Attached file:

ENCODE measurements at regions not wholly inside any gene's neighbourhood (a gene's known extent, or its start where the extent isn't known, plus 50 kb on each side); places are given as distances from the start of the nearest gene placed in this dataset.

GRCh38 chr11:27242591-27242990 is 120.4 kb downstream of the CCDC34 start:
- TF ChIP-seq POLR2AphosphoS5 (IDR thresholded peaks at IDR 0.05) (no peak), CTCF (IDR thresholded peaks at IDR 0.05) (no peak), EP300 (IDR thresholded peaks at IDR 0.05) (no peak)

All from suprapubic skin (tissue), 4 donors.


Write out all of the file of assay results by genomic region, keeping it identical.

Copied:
ENCODE measurements at regions not wholly inside any gene's neighbourhood (a gene's known extent, or its start where the extent isn't known, plus 50 kb on each side); places are given as distances from the start of the nearest gene placed in this dataset.

GRCh38 chr11:27242591-27242990 is 120.4 kb downstream of the CCDC34 start:
- TF ChIP-seq POLR2AphosphoS5 (IDR thresholded peaks at IDR 0.05) (no peak), CTCF (IDR thresholded peaks at IDR 0.05) (no peak), EP300 (IDR thresholded peaks at IDR 0.05) (no peak)

All from suprapubic skin (tissue), 4 donors.